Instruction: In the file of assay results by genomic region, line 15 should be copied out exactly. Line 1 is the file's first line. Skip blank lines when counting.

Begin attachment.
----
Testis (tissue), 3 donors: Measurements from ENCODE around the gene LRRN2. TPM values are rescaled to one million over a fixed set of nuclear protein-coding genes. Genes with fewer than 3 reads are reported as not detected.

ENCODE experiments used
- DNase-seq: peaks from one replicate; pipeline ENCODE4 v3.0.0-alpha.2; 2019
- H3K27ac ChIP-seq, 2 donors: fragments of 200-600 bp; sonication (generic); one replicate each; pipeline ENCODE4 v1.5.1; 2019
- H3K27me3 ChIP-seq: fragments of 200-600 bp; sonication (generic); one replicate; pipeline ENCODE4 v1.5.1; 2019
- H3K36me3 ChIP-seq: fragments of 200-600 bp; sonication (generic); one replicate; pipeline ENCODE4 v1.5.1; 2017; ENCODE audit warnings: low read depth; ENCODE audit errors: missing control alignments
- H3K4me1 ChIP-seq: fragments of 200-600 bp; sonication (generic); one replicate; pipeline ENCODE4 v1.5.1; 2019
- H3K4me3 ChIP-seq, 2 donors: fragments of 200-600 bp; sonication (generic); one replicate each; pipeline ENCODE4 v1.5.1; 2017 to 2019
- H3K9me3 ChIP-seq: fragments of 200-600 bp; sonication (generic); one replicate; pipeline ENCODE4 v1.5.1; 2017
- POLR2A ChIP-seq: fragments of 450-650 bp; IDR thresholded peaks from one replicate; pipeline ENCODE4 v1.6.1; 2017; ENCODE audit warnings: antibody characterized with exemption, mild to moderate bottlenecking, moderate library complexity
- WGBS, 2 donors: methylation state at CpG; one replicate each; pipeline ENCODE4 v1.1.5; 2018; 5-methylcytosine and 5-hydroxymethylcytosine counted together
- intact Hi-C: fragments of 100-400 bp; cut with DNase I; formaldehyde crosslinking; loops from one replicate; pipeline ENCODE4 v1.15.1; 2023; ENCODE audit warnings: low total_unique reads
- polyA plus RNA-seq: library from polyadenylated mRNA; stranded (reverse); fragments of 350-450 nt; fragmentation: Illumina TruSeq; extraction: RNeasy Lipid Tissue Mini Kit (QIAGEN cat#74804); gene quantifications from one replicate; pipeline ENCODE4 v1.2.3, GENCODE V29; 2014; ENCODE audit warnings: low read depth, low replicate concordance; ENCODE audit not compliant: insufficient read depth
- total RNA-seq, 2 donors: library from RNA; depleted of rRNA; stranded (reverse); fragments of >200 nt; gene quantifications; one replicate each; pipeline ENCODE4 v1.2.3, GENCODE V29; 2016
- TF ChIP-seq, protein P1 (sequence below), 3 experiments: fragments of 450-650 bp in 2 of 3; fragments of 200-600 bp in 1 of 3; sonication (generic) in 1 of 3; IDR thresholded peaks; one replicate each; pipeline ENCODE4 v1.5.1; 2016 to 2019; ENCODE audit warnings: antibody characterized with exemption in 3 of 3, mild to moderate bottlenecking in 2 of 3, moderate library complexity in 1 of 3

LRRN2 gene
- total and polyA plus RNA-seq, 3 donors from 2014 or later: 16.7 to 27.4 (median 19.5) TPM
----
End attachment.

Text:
- TF ChIP-seq, protein P1 (sequence below), 3 experiments: fragments of 450-650 bp in 2 of 3; fragments of 200-600 bp in 1 of 3; sonication (generic) in 1 of 3; IDR thresholded peaks; one replicate each; pipeline ENCODE4 v1.5.1; 2016 to 2019; ENCODE audit warnings: antibody characterized with exemption in 3 of 3, mild to moderate bottlenecking in 2 of 3, moderate library complexity in 1 of 3